In 1984, the government of Sabah made a profound decision to allocate half of Sabah as permanent forest and half for development. The specific half allocated for development coincided with the area containing the highest population densities of orangutans, not surprisingly as high orangutan density coincides with high soil fertility and suitability for oil palm. Thus, the scene was set to eliminate well over half of the original orangutan habitat. Superimposed on this is the fact that since the 1960s, efforts to protect and conserve orangutans focused heavily on moving individual orangutans out of private lands into protected areas. This approach may satisfy animal welfare concerns, but has limited value population management. In the past decade, another approach has involved restoration of degraded orangutan habitats within Forest Reserves.
The Kinabatangan landscape area covers about 5,000 square kilometers, consisting of the Kinabatangan river floodplain and adjacent lands to the north and south. Vegetation cover in the landscape has now almost stabilized over a period of 40 years, with about 90% under oil palm plantation, 9% natural forest and unplanted swamp, and 1% villages.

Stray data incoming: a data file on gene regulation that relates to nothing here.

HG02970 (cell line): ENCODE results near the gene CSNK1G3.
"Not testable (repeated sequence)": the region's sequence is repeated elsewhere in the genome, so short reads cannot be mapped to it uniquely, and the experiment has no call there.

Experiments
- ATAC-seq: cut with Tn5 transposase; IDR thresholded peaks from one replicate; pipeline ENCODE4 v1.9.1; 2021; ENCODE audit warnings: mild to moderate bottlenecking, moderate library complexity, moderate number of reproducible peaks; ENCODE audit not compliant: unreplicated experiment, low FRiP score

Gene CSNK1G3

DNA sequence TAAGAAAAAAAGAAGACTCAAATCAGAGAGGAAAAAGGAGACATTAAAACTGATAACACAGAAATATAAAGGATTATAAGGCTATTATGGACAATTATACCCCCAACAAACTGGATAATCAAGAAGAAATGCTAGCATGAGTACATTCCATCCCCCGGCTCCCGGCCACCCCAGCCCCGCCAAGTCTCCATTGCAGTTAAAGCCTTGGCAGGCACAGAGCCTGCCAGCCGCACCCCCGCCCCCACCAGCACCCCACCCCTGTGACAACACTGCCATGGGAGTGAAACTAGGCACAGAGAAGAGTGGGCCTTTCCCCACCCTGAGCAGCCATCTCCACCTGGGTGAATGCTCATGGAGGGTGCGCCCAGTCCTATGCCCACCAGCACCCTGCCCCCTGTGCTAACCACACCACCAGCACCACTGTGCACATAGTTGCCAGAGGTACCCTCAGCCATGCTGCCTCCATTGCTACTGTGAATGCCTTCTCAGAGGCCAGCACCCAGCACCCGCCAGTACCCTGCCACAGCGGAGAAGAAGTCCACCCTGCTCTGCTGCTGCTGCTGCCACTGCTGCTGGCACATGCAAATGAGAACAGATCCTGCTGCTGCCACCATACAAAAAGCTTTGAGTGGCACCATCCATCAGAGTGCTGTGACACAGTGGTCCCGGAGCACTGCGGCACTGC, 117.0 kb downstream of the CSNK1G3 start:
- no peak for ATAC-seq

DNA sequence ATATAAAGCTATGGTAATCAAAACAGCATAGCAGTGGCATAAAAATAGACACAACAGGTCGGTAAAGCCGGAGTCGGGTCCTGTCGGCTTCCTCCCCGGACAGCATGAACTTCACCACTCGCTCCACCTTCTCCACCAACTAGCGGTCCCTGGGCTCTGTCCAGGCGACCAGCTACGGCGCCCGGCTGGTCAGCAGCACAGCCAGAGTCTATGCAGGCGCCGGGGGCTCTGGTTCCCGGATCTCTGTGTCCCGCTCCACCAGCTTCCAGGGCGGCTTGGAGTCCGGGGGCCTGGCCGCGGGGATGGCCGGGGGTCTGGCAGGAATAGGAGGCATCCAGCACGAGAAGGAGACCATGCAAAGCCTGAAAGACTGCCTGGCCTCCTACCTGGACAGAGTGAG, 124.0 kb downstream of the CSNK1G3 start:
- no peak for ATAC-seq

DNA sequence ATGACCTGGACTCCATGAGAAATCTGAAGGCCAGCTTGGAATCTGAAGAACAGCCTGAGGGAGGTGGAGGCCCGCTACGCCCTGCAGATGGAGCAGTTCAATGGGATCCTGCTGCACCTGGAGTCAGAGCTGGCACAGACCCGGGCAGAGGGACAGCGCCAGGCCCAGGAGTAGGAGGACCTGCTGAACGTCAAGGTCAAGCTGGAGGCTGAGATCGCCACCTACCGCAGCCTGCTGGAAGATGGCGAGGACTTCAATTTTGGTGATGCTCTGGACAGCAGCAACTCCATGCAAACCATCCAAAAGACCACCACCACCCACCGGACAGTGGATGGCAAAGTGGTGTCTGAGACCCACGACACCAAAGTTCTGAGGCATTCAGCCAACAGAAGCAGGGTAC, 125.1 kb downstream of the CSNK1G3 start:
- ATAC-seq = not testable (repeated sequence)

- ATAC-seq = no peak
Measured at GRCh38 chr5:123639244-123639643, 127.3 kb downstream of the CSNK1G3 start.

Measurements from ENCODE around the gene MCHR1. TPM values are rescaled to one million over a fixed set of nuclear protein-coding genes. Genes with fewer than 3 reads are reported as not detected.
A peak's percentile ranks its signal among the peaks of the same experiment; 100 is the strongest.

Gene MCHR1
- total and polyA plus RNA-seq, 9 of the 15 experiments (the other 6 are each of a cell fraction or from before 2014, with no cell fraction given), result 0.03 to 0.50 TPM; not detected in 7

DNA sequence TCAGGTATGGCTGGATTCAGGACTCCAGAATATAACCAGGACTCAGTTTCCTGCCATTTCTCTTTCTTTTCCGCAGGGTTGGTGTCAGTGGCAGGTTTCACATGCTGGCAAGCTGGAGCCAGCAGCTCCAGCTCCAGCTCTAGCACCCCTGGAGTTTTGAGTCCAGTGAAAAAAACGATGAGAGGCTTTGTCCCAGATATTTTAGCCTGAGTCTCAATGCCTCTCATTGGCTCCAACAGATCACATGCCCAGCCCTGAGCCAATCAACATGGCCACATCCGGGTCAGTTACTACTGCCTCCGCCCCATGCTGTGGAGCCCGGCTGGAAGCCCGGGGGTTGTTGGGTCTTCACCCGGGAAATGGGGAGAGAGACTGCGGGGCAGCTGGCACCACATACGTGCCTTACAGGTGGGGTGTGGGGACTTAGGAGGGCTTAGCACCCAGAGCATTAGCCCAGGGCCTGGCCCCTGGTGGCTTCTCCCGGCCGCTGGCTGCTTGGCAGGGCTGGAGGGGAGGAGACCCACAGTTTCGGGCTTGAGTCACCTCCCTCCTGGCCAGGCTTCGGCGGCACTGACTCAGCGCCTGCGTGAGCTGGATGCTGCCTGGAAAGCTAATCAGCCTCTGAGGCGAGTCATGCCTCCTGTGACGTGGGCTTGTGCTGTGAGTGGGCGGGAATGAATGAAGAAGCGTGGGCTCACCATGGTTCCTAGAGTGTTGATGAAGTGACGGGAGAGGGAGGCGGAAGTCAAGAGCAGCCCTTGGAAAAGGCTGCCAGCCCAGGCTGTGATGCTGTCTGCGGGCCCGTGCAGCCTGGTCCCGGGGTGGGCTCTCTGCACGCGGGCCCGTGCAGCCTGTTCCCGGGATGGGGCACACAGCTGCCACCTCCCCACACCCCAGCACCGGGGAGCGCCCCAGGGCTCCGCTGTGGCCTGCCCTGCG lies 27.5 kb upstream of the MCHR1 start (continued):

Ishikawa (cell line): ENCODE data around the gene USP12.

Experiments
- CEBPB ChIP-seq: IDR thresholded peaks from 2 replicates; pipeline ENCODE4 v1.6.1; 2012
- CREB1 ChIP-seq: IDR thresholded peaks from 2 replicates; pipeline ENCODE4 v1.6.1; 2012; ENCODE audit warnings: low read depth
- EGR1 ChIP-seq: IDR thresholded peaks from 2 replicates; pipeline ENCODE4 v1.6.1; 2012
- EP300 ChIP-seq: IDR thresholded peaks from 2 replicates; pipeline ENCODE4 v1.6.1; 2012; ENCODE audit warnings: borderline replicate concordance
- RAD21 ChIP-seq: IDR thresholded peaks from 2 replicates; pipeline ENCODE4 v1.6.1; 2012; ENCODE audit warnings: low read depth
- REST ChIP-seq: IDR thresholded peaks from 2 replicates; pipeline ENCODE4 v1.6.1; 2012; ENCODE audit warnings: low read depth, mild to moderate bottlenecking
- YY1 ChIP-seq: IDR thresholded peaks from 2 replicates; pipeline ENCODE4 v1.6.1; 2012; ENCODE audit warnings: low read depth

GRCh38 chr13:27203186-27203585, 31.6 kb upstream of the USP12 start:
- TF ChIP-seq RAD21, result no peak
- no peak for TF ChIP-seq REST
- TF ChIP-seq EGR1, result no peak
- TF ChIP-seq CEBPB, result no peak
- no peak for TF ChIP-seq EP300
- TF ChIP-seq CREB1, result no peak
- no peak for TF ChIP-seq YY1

As shown in the map above, the north-eastern boundary is delimited approximately by the boundary between dry land and mangrove wetlands. The south-eastern and southern boundary is defined mainly by the boundary between the Kinabatangan and Segama river catchments. The western boundary is defined by the borders of production Forest Reserves. About 10% of the total area is forest and most of the balance under oil palm plantation. Six zones are mentioned (Lokan, Sandakan Bay etc) which simply denote different parts of the Landscape for the purpose of implementing PONGO Alliance work on the ground. The towns of Sandakan and Lahad Datu lie off the map, a few kilometers to the north and south respectively.
It is estimated that about 800 orangutans live there now, representing 10% of the original orangutan population size. Most live in the residual forests legislated by government as protected areas. In the absence of new measures to bring continuity to the fragments clusters of orangutans, these protected areas are believed to be too small and scattered to be able to support a viable orangutan population long term.
Observations in recent years show that some individuals spend part of their time in oil palm plantations, including mothers with babies, as well as travelling males. It seems that the younger generation of orangutans could learn to live in a mix of oil palm and forest, if steps are taken to provide more orangutan foods on a large scale within plantations, and to stop people from harming or removing orangutans from oil palm plantations. The new paradigm seeks to put in place conditions whereby targeted nature restoration work can ensure that a wild orangutan population will be able to survive long term in the Kinabatangan landscape.